In Thailand, as treatment for early syphilis has not been well defined during the past 5 years, treatment has depended on individual physicians' judgments. Consequently, some patients received single doses of benzathine penicillin G, while others had three doses. When the treatment outcomes were analyzed in this study, no significant associations were demonstrated between the dosage of benzathine penicillin G and either the cure rate or the median time to cure, when adjusted for HIV infection status. Moreover, a single dose of benzathine penicillin G has been reported elsewhere to have a similar level of effectiveness to three doses of benzathine penicillin G in the treatment of early syphilis.[19],[20] The results of this study are also in accord with the Centre for Disease Control guidelines, which recommend the administration of a single dose of benzathine penicillin G for patients with early syphilis, regardless of their HIV infection status.[1]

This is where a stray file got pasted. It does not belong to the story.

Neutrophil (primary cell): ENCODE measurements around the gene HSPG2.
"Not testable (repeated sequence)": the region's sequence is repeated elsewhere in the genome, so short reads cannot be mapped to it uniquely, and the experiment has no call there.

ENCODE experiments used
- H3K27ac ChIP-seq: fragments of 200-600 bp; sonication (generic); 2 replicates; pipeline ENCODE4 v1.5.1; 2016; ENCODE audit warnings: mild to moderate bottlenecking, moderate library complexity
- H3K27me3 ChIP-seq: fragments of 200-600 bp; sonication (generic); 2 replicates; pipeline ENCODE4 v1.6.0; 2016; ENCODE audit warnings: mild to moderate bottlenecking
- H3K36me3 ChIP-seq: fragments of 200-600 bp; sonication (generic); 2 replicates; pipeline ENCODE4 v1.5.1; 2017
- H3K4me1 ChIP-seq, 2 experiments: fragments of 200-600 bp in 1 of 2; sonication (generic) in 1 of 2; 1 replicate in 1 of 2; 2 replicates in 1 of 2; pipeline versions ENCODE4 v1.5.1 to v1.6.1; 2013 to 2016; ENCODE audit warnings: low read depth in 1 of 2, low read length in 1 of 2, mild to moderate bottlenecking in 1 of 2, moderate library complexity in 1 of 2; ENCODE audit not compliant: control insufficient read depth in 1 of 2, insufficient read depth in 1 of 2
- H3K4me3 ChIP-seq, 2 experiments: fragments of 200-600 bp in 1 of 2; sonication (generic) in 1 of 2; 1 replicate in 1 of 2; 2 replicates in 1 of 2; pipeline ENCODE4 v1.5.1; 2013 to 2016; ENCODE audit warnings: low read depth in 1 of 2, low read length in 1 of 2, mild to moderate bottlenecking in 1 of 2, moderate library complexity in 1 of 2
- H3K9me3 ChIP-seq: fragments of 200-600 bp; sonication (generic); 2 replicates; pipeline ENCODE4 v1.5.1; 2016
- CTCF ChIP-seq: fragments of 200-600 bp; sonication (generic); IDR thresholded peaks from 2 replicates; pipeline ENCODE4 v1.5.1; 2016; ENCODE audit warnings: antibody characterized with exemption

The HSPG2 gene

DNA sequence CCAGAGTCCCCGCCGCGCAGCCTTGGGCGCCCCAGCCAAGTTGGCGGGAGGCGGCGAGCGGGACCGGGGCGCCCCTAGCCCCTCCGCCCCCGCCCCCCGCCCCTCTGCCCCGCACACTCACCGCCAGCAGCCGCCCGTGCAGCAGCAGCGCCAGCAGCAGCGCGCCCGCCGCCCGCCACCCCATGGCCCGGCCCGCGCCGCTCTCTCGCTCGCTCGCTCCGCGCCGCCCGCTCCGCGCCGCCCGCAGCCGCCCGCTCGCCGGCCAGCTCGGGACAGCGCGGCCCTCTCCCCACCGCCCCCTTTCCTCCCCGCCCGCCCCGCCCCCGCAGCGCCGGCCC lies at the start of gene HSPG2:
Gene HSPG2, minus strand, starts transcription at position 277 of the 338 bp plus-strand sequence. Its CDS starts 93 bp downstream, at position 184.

This study had several limitations. First, it dealt mostly with male patients. Only five women (2.9% of all subjects) were included because women with syphilis are usually treated by gynecologists. Consequently, there was insufficient data for the conduct of an analysis to identify any gender differences. In addition, this retrospective medical record review may have a selection bias: 196 (52%) of the potential study population were excluded because the patients' medical records did not contain information related to the 12-month Venereal Disease Research Laboratory follow-up. Also, most patients, 89%, were in the secondary stage. That may have resulted from the patients being aware of the need to visit a doctor due to having generalized mucocutaneous eruptions (in contrast with the painless and self-improving ulcers of primary syphilis, and the asymptomatic early latent syphilis). Status of partner was not collected in this study. Furthermore, the study had only five patients with a serofast state, which limited the ability to detect the associated factors. Lastly, due to the low sensitivity of the Venereal Disease Research Laboratory which this study used for screening, primary syphilis presenting with painless ulcers may have been missed. An IgM enzyme-linked immunosorbent assay for syphilis is an additional screening test to increase sensitivity for diagnosis and treatment monitoring purposes, but it is relatively costly.[13] As a result, the enzyme-linked immunosorbent assay is infrequently used in a resource-limited country like Thailand. Therefore, further prospective studies based on a wider range of population groups, including a larger patient group and a higher proportion of female patients, may be required.